JLabel lblThird = new JLabel("third the bird");
        JLabel lblFourth = new JLabel("fourth");
        JLabel lblFifth = new JLabel("fifth");
        JLabel lblSixth = new JLabel("sixth");
        JPanel panelB = new JPanel(new GridBagLayout());

        JScrollPane scrollPane1 = new JScrollPane(panelA);
        JScrollPane scrollPane2 = new JScrollPane(panelB);

        JTabbedPane tabbedPane = new JTabbedPane();
        tabbedPane.add("one", scrollPane1);
        tabbedPane.add("two", scrollPane2);

        JPanel westPanel = new JPanel(new BorderLayout());
        JPanel northPanel = new JPanel(new BorderLayout());
        northPanel.add(tabbedPane, BorderLayout.NORTH);
        westPanel.add(northPanel, BorderLayout.WEST);
        // the following lines are mutually exclusive; 
        // use only the first, you have no scroll bars,
        // use only the second, you do have them
        borderPanel.add(westPanel, BorderLayout.CENTER);
//          borderPanel.add(tabbedPane, BorderLayout.CENTER);


share|improve this question
Link done on first line (I think -- check it please). –  Hovercraft Full Of Eels Mar 3 '12 at 1:00
Please explain what is wrong with the GUI behavior of your current posted code? –  Hovercraft Full Of Eels Mar 3 '12 at 1:08
I added a better explanation of what I was after; thanks for letting me know. and the link works fine; I would like to know how you did that... –  arcy Mar 3 '12 at 1:16
if you edit your post, you can see how the link is done. You put square brackets around the link text followed by parenthesis that holds the link address. –  Hovercraft Full Of Eels Mar 3 '12 at 1:18

1 Answer 1

up vote 4 down vote accepted

Maybe I'm missing what you're trying to do, but what you seem to be missing is codE that sets the GridBagConstraints for adding a component to your GridBagLayout-using container. For e.g.,

  GridBagConstraints gbc = new GridBagConstraints(0, 0, 1, 1, 1.0, 1.0,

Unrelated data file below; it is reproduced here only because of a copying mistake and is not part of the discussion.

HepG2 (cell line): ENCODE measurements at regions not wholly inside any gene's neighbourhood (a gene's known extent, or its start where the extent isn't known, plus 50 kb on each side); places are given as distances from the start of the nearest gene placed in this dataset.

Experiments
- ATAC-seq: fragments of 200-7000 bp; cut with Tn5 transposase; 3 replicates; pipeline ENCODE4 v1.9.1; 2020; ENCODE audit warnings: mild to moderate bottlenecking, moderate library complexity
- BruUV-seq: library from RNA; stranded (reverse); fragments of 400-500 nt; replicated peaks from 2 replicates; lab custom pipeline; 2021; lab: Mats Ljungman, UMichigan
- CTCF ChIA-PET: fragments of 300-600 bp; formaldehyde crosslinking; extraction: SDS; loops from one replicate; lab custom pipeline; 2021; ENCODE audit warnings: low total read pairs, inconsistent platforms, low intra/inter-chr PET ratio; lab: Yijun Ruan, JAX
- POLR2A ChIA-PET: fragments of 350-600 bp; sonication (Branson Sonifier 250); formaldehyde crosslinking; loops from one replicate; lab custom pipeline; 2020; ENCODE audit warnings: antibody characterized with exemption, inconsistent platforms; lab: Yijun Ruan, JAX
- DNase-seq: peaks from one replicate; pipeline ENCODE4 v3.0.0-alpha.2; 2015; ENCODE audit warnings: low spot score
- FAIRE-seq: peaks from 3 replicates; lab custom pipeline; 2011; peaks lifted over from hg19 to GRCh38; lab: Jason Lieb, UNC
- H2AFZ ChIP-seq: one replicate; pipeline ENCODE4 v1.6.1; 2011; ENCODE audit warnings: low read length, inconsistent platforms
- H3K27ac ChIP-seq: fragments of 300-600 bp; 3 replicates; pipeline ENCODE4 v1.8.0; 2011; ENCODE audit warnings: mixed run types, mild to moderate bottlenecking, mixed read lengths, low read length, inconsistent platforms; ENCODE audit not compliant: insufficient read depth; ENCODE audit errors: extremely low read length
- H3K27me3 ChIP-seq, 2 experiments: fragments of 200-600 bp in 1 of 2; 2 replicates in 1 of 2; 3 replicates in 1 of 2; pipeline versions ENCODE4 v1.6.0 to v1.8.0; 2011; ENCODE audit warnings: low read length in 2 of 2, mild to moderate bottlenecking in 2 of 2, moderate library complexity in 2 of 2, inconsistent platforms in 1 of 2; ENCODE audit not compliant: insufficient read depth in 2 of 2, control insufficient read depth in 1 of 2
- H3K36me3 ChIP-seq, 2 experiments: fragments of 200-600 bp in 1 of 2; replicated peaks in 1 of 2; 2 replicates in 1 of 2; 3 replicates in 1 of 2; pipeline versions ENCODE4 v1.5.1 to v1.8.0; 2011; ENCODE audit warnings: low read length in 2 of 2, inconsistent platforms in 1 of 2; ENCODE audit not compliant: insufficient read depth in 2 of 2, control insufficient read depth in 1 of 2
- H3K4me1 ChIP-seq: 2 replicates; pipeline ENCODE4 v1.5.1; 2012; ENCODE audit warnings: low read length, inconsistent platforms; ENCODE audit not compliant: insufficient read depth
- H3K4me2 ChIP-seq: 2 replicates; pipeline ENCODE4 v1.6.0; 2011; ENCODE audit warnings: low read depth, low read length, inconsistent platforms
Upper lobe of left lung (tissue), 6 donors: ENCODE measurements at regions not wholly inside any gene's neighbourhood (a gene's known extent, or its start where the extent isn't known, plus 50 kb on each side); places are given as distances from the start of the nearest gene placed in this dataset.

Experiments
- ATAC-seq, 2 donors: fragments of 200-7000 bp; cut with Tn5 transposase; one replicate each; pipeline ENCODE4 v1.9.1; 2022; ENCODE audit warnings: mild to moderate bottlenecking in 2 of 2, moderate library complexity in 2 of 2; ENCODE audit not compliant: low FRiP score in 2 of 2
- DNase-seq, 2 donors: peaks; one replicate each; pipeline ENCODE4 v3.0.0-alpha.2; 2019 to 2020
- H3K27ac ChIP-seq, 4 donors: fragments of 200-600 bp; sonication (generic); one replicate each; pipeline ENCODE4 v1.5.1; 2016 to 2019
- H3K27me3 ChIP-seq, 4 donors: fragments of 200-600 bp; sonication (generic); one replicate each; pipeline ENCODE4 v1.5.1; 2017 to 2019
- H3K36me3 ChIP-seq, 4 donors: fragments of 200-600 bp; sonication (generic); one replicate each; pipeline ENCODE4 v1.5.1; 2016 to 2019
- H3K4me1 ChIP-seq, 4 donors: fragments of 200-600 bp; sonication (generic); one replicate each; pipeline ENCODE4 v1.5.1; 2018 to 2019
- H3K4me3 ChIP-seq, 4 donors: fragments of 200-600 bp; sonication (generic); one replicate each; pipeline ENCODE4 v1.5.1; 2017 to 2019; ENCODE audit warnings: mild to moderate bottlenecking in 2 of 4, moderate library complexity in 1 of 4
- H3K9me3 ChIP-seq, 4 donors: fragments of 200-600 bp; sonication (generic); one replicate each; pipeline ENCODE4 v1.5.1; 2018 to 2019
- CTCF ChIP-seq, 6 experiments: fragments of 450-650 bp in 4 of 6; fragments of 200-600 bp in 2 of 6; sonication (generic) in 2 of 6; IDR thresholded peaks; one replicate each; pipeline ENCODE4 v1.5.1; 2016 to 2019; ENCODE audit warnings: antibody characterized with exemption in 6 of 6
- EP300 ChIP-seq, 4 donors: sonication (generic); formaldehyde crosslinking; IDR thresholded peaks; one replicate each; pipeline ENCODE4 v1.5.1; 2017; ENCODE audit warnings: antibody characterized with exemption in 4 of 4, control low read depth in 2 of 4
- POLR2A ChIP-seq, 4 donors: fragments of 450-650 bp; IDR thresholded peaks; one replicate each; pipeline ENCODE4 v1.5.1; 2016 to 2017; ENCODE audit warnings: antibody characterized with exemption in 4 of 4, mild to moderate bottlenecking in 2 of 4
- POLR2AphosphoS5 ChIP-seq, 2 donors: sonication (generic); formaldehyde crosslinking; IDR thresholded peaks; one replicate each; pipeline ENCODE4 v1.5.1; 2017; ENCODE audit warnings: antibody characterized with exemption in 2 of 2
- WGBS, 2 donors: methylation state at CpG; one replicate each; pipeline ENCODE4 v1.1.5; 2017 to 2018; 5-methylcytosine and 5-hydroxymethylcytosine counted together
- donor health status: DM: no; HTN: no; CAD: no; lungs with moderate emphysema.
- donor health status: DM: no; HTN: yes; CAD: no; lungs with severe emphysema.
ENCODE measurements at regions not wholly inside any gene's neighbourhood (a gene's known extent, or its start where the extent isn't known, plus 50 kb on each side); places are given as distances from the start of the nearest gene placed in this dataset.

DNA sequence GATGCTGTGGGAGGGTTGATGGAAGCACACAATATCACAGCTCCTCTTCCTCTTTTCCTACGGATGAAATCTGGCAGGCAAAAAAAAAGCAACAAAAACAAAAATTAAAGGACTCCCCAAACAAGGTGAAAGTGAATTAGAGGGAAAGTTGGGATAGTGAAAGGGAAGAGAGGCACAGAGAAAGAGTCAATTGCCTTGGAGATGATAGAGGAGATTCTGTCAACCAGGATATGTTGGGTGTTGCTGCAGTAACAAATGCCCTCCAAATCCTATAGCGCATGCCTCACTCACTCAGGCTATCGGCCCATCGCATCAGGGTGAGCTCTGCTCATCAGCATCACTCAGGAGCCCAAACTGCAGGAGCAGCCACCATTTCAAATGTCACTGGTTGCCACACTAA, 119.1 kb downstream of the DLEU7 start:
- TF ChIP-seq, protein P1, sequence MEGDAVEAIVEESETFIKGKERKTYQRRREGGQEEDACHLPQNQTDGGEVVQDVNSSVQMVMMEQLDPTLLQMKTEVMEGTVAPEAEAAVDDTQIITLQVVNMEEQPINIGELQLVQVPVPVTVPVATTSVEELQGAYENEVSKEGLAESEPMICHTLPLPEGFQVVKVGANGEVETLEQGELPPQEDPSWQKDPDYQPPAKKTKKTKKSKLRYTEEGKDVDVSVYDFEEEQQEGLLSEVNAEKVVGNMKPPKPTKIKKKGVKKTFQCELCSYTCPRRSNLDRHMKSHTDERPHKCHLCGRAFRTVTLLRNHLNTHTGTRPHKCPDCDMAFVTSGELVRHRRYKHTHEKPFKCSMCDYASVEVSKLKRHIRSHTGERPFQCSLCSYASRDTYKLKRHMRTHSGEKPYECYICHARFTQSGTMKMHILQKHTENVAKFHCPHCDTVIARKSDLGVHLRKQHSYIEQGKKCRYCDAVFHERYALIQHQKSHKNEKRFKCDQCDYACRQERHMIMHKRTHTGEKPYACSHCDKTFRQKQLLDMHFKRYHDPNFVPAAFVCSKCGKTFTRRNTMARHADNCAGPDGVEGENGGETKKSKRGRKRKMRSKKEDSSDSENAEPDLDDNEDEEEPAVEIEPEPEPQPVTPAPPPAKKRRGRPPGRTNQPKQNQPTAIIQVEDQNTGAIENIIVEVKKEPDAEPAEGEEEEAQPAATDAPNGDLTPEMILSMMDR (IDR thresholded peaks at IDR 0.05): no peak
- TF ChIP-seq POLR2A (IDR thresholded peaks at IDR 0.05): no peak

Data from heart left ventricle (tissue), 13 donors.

GridBagConstraints.NORTHWEST, GridBagConstraints.NONE, 
        new Insets(0, 0, 0, 0), 0, 0);
  panelA.add(innerPanelOne, gbc);


  panelB.add(innerPanelThree, gbc);
share|improve this answer
Well, fiddlefaddle. I had actually tried adding constraints, but failed to put in weightx and weighty values because I think of those as only being necessary if you want components to behave differently in relation to each other. But now that you point it out, I remember that, without a weight, all the components (1, in this case) cluster in the center. Thanks, I think that did it. –  arcy Mar 3 '12 at 3:03
@rcook: you're welcome and glad you've got it working! –  Hovercraft Full Of Eels Mar 3 '12 at 3:06
phooey. I wanted the items added to the tabbed pane to be JPanels, not JScrollPanes, because I am extending JPanel for other reasons. If I put the scrollpanes I have into panels (FlowLayout, LEFT) and add the panels to the tabbedPane, the scroll bars don't appear any more! –  arcy Mar 3 '12 at 3:34
@rcook: Please read the layout managers tutorials a bit more as you can give your JPanels other layouts that will better hold the JScrollPanes. –  Hovercraft Full Of Eels Mar 3 '12 at 3:51
So I changed it to BorderLayout and now the scroll bars are back. I realize now that flowlayout is not sophisticated about resizing and so forth. I don't know why, in the scrollpanel tute, they can't mention this. –  arcy Mar 3 '12 at 4:00